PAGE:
Becoming a Competent Business Communicator

Business Communication is Goals-Oriented and Receiver-Centric

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One thing is certain: If you want to succeed in business, you need to be a competent communicator. Whether your role is in sales, accounting, marketing, information technology, human resources, or any other career specialty, you are going to spend a sizable portion of every day communicating.

You will read and respond to thousands of email messages every year.[1] You will document procedures and explain how to do things to new coworkers. You will update supervisors and staff with status reports. You will calm upset customers and try to win back their trust. You will coordinate and participate in online team meetings. You will pitch proposals to prospective clients or investors. You will try to convince your boss to support your business recommendations, give you a raise, or simply let you have next Friday off.

Because so much of the work of business is communication—written, spoken, and nonverbal—the effect of your ability to communicate on your career success cannot be overstated. People who are strong communicators land better jobs. They are more effective in their roles. They get promoted more quickly. And they are more likely to become organizational leaders.

Recently, a learning consulting company conducted an analysis of more than 21 million job ads. The research team found that the most sought after skill in prospective employees was communication, regardless of the specific position to be filled.[2] A talent acquisition firm conducted a survey and reported that two-thirds of recruiters believe that communication skills are more important than college major for entry-level jobs.[3] Year after year, the National Association of Colleges and Employers job outlook survey shows employers rate communication skills among the most important skills a job candidate can have.[4]

Of course, you may be thinking that you have already learned a lot about how to communicate. In fact, you may have written research papers in college classes, kept a private journal, created content for your social media accounts or posted responses to others’ content, sent thousands of text messages, or talked in front of groups in a social club or classroom. Indeed, those are all important communication skills. But they are not necessarily business communication skills.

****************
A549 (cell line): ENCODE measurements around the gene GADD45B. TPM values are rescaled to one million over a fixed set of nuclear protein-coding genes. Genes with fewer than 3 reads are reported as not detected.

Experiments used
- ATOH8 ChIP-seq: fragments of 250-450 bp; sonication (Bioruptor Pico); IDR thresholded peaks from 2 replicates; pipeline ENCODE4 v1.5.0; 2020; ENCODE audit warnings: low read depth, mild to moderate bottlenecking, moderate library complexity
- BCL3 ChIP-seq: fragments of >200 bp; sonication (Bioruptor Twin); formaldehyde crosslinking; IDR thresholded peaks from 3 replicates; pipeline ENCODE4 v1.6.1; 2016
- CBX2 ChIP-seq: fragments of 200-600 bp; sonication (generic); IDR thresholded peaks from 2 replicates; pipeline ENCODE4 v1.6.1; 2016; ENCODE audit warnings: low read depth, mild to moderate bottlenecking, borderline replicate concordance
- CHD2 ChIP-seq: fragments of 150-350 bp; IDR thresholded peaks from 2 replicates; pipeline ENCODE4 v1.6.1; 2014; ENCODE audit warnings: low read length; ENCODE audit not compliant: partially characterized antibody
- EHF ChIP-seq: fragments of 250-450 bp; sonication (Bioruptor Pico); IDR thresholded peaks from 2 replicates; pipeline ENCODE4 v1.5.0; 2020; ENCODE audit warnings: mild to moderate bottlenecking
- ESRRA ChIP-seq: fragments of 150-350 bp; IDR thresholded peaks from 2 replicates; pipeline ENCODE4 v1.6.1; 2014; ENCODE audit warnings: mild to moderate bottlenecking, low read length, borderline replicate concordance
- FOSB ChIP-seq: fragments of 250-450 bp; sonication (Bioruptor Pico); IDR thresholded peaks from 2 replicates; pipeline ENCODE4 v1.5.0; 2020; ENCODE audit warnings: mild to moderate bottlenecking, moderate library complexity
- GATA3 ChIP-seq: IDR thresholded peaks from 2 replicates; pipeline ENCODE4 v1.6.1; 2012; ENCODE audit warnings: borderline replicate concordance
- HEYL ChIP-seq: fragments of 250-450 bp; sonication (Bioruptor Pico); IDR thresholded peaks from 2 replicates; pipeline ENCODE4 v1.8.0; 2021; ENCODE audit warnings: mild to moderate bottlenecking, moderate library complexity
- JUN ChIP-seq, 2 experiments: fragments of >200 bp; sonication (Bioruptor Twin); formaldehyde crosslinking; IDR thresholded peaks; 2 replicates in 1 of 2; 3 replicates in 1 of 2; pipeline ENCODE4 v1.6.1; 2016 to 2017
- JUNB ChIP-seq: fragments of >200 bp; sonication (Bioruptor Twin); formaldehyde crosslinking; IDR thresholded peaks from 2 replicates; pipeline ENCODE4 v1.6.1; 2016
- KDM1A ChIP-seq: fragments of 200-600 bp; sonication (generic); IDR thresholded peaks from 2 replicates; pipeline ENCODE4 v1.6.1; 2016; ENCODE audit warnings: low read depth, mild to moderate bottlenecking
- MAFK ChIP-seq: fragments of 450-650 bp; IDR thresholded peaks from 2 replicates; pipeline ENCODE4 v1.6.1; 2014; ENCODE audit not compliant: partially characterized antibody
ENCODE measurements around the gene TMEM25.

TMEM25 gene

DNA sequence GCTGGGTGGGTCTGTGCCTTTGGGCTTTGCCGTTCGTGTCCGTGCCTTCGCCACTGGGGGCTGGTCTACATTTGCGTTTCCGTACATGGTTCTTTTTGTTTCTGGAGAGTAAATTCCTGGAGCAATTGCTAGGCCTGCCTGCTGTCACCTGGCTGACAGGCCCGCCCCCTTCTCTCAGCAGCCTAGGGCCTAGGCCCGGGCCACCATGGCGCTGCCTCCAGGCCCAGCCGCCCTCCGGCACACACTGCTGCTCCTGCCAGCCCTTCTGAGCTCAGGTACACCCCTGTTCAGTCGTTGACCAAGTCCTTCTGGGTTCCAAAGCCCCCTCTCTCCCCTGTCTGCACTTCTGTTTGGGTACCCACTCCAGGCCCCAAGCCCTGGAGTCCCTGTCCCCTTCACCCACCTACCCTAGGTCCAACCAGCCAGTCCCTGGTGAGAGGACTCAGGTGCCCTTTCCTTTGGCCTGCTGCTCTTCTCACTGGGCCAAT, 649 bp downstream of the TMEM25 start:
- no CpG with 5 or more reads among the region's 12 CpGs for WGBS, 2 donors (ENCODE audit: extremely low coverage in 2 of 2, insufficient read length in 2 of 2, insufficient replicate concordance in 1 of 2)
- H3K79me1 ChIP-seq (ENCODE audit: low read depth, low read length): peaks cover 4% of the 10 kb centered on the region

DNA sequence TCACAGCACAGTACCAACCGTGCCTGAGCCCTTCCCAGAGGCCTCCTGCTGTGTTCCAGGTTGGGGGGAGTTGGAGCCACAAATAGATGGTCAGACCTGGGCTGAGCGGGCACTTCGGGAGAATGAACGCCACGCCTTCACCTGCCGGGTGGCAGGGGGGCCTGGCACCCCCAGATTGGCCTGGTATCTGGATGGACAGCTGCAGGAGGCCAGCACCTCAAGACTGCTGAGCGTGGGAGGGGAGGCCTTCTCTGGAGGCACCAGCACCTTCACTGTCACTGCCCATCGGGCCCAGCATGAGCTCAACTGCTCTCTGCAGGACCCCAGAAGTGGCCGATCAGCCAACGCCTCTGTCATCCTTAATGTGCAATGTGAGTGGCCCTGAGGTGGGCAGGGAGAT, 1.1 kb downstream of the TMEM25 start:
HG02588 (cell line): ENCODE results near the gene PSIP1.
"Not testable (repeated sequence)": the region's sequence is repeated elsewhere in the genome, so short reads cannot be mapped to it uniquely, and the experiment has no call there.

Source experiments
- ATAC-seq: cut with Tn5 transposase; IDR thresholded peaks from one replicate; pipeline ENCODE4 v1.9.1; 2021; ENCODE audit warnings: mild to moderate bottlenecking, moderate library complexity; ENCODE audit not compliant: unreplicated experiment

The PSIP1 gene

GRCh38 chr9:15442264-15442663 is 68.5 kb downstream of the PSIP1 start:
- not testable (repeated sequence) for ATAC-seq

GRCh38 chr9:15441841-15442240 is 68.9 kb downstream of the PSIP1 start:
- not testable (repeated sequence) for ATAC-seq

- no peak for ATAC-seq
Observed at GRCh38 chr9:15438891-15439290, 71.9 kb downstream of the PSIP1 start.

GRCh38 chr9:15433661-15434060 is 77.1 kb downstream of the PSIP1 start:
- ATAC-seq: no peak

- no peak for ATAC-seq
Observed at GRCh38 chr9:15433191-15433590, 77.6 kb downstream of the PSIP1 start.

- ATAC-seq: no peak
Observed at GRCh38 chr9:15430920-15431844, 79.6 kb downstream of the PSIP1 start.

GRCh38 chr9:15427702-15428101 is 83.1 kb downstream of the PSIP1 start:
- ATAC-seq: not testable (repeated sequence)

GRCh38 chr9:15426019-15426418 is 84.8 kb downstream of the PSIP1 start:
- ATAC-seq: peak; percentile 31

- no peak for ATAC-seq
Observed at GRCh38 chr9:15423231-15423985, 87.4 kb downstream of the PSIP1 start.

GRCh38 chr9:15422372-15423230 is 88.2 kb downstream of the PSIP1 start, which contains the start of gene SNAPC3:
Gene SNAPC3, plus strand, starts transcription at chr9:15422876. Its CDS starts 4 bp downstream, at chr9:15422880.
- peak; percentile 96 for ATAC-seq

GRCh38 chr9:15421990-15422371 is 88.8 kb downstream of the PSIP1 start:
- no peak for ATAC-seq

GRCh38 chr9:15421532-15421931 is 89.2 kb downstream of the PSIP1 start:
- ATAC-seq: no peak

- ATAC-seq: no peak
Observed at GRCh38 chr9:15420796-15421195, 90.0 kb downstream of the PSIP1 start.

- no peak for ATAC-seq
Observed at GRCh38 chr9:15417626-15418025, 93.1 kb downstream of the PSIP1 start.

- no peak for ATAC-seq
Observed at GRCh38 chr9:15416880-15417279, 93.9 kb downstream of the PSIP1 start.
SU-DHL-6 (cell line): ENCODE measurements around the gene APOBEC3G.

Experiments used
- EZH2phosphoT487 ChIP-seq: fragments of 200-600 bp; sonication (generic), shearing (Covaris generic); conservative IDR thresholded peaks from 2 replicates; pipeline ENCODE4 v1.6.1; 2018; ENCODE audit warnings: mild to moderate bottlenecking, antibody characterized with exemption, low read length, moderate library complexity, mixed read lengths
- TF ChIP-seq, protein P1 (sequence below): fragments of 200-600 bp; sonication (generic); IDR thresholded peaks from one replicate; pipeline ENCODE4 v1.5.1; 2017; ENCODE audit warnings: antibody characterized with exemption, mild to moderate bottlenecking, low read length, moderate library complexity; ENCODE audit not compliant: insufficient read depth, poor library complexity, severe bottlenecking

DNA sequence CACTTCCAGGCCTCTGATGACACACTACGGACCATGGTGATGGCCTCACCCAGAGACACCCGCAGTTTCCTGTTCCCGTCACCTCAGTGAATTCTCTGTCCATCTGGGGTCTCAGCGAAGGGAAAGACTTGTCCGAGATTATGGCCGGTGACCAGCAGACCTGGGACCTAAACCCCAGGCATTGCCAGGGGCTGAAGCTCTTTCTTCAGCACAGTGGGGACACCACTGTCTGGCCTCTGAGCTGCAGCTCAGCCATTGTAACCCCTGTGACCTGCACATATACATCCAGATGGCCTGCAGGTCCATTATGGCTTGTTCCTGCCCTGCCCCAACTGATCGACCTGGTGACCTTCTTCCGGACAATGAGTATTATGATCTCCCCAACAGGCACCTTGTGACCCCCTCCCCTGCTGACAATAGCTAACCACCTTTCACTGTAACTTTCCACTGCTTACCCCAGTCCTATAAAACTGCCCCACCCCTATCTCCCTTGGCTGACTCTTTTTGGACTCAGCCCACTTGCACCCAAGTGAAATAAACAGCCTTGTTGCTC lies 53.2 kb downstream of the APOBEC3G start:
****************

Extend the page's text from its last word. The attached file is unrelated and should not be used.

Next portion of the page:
In this book, you will gain important knowledge and insights that will help you become a competent business communicator. Certainly, you are not starting from scratch. Many of the things you have learned along the way about what it means to be a good communicator in your personal or academic life will carry over into the business world. But business is a unique context, with its own set of expectations for communication. That means that there will be things about business communication that may be brand new to you. It is also likely that a few of the skills you previously acquired may not translate to good business writing.

The good news is that you can become competent in business communication by developing specific ways to practice communicating. Certainly, there are some guidelines and best practices you can follow (and many of these will be covered throughout this book). But more importantly, being a competent business communicator calls for fundamentally different ways to think about why you are communicating and how you are communicating. And it all starts with two foundational principles: business communication is goals-oriented and business communication is receiver-centric.


  1. Research firm Radicati Group reported that business professionals receive and/or respond to 120 emails per day. That’s 30,000 emails per year. Source: Sara Radicati, Email Statistics Report, 2014-2018 (Palo Alto, CA: The Radicati Group, Inc., 2014)
  2. Mark C. Perna, “The Top 5 Power Skills Employers are Looking For in 2023,” Forbes, May 30, 2023,
  3. iCIMS, Class of 2023 Report (Holmdel, NJ: iCIMS, 2023),
  4. NACE, The Job Market for the Class of 2023: Key Skills/Competencies Employers are Seeking (Bethlehem, PA: National Association of College and Employers, 2023)


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Business Communication: Five Core Competencies Copyright © 2023 by Kristen Lucas, Jacob D. Rawlins, and Jenna Haugen is licensed under a Creative Commons Attribution-NonCommercial-ShareAlike 4.0 International License, except where otherwise noted.

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